This started as a blog about training together as a family, in part to inspire other women & families to get involved. As female participation in jiu jitsu has increased, as we have grown as athletes and as we learned that families training together aren’t such an anomaly, the blog has evolved. Jen gets personal with posts on ambition, challenges & achievements in BJJ, CrossFit & with nutrition, while Tom's posts are more educational, informative and analytical in regards to training. On occasion you may hear from the kids.

Wednesday, June 15, 2011

DON'T yell at your daughter before her match!

by Jen

The four previous posts shared tips about kids' bjj tournaments. Now I will share my personal "DON'T" on this topic. Let me preface this story by reminding you that my 14-year old, Logan, and I have a close mother/daughter relationship which has only been strengthened through our training. Let me also explain that Logan and I are very similar in the way we handle tournament nerves. We are quiet, serious and a little irritable. Sharing in these behaviors helps us understand each other. But that is no excuse for my behavior at the last tournament.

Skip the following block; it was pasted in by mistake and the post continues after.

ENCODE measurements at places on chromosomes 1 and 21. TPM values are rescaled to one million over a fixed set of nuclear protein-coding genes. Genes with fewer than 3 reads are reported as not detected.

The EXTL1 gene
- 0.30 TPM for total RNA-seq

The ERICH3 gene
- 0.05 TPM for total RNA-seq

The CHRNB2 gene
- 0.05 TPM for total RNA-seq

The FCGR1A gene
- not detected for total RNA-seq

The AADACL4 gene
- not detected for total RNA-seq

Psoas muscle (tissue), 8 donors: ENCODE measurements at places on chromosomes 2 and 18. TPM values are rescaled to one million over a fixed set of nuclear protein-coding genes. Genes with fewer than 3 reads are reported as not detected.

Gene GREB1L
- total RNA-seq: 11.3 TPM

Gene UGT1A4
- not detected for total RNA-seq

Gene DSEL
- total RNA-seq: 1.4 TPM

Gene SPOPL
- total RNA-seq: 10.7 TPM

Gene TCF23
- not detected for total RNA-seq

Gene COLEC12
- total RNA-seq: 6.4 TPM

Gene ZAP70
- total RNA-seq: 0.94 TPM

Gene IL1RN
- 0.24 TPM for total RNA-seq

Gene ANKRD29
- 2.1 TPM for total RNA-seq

DON'T yell at your daughter before her match!

The two of us were waiting at Logan's assigned mat and were surprised when they called her name to fight early on. Our coach, family and friends were scattered around the gymnasium because no one expected her to fight so early. I quickly grabbed my phone to text Marcelo and Tom to coach and film. At the same time, Logan took one last swig of her water, put her mouth guard in and tried handing me the container and water bottle. "Take my mouth guard- my water!" she exclaimed. "Wait! I'm texting Marcelo! Would you rather I take your mouth guard or text your coach? Just throw them on the ground!" I ordered.

At that point, a man standing next to us, whom neither of us knew, put his hand on Logan's shoulder and said in a caring voice, "Good luck out there." Clearly this was his way of de-escalating the situation. I knew then that I would win the medal for the worst bjj mother in the world. Here I am, her only supporter at the mat, and the adult, yelling at her minutes before her first match. "Uh, sorry Logan. Good luck out there, girl. I know you'll do great," I said humbly.

Luckily, that is exactly what she did! Our heated words were forgotten as we celebrated her victory.

Fortunately we can laugh about this now. However, I will always remember how awfully I behaved. The memory will be an ever present reminder to focus on what is important as my children participate in future competitions. - Sorry girl!


  1. You're a champ for examining yourself and admitting you made a mistake. Props to you, mom :)